Benji: How did it go? How did it sound?
I thought it was great. I loved it.
Jope: I have never heard the original version.
Benji: That song is actually going to be on the upcoming album. We are making an official studio version of it. The idea was because, there’s always metal bands at some point who cover a pop song.
Like Children of Bodom and Britney Spears.
Benji: Alestorm’s “Hangover.”
Mikael: Blind Guardian’s “Mr. Sandman.”
Benji: It’s made in the same kind of way. It’s a song that has really good potential and can really work well in metal. Not to slander anybody or say that anyone’s doing a bad job or whatever – opinions are opinions – but I’ve never found a good metal cover of “Die Young” by Ke$ha. The song itself, the position on the album is going to be quite interesting. It’s going to be quite bittersweet, because it’s near the end.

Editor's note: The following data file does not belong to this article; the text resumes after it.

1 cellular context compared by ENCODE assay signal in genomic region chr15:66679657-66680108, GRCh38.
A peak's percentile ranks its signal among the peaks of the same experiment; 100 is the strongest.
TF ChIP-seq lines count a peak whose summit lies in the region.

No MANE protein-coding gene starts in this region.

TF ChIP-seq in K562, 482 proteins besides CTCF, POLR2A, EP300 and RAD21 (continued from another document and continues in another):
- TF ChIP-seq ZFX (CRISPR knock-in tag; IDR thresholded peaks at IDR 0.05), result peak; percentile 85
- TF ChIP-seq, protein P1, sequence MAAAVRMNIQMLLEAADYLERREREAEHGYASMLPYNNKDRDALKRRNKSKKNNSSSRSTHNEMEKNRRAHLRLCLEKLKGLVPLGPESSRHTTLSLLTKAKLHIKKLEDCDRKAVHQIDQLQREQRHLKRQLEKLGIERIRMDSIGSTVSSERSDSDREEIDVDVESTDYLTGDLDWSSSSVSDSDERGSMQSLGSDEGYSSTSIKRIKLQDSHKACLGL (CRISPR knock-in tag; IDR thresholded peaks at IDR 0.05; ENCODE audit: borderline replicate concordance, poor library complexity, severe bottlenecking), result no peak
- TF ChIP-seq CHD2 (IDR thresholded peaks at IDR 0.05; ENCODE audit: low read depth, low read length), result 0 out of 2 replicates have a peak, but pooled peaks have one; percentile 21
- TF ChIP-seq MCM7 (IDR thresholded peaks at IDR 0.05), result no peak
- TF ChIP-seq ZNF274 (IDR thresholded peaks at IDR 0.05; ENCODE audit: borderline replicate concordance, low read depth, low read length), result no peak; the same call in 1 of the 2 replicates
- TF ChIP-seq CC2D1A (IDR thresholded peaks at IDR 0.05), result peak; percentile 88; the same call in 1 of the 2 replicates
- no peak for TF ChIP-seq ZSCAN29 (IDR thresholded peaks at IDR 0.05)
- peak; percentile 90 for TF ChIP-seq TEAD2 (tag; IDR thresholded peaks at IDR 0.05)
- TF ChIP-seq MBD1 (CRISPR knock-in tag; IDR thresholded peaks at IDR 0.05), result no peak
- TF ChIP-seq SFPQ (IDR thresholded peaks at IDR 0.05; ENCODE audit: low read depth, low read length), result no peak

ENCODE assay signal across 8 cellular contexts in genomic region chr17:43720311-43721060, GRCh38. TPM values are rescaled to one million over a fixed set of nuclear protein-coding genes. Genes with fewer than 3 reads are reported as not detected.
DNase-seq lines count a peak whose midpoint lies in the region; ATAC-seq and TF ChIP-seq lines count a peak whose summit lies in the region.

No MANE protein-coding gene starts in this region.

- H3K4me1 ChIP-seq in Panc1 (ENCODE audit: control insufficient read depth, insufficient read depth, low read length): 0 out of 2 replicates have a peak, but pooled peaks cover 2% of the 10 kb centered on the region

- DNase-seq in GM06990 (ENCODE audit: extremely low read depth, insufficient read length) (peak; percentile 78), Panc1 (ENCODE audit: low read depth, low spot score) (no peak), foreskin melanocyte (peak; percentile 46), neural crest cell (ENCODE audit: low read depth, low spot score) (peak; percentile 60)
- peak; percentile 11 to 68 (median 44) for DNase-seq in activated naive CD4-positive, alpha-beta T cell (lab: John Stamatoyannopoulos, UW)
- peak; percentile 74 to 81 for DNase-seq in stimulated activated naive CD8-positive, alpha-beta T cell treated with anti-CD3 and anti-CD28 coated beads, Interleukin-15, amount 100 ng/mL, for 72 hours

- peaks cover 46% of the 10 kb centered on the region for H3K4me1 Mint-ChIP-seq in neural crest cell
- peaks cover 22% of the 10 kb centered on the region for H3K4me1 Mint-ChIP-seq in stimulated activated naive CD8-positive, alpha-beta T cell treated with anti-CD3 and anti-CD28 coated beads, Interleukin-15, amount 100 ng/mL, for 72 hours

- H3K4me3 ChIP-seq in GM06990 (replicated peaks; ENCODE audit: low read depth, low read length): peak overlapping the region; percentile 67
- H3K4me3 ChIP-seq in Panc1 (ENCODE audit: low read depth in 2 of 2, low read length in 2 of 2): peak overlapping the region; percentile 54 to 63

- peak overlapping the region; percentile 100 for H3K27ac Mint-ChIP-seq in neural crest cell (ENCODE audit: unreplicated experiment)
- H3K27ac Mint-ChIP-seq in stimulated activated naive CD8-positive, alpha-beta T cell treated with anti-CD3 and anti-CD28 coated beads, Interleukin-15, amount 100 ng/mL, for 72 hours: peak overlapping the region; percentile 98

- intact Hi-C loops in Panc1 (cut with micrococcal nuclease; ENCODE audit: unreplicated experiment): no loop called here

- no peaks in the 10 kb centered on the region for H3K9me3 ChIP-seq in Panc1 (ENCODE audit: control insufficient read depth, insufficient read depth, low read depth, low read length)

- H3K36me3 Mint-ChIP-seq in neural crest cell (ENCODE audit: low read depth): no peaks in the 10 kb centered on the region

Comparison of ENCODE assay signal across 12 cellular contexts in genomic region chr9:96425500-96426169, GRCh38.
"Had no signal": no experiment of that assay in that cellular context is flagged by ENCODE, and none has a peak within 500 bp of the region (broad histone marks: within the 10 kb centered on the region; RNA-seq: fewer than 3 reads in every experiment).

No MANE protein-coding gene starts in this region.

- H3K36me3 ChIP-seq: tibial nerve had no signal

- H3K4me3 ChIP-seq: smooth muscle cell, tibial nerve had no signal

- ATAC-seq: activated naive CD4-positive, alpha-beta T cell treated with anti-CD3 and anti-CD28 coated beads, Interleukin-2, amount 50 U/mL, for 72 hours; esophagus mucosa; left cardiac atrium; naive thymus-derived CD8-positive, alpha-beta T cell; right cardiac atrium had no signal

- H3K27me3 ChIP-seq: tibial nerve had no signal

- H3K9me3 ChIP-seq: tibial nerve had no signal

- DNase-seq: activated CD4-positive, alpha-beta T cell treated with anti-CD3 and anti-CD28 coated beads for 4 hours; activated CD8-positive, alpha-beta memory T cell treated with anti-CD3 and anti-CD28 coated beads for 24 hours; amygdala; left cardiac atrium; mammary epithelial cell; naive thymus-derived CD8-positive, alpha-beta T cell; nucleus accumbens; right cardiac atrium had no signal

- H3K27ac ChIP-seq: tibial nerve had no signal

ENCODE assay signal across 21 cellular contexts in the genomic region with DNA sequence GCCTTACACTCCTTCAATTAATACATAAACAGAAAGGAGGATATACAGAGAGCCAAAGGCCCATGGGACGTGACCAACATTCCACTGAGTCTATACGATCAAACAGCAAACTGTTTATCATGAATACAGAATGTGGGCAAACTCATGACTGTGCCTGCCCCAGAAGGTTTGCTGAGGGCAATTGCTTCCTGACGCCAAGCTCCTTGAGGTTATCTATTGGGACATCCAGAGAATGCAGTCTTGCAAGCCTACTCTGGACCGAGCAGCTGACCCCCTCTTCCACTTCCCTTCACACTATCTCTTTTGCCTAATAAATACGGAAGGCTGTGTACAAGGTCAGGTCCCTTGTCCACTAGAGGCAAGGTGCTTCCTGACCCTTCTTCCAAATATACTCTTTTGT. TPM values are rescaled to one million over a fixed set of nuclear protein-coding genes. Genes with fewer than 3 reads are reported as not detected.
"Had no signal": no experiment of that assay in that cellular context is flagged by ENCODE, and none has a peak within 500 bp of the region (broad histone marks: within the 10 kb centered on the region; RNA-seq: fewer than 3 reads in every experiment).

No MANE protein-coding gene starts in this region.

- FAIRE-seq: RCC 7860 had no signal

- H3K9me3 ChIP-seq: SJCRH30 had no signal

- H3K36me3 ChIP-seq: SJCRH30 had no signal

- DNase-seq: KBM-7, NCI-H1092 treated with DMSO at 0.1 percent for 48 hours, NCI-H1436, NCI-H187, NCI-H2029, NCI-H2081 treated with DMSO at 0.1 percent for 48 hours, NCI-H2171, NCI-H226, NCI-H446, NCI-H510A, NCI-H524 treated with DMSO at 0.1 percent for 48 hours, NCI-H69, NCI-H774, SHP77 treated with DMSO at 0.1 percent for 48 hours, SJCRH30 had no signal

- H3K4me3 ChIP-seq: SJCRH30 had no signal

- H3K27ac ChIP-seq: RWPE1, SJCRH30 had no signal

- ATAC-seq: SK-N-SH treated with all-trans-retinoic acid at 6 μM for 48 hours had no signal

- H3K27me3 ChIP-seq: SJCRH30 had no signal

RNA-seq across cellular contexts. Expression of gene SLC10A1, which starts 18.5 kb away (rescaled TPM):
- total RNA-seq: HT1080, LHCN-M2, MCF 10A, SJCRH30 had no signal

Will it fit in with your story then?
Mikael: It actually fit lyrically perfectly into the one spot on the album that was kind of missing, lyrically. We were like, “Holy shit, this song fits perfectly!” We’ve got to change the lyrics a bit, so it’s going to fit even more. But that was like, [snaps fingers] that song actually works with the story so well. And it’s a good song. It has good hook lines and melodies, and we made some riffs around it. It was fun to do.
Benji: Good foreshadowing. It’s fun and a good singalong song.
Mikael: It got a good response.
Benji: Everyone remembers it. It isn’t something that’s just come out and everyone’s sick of it, but it probably brings back memories from 2012 or whenever it was released.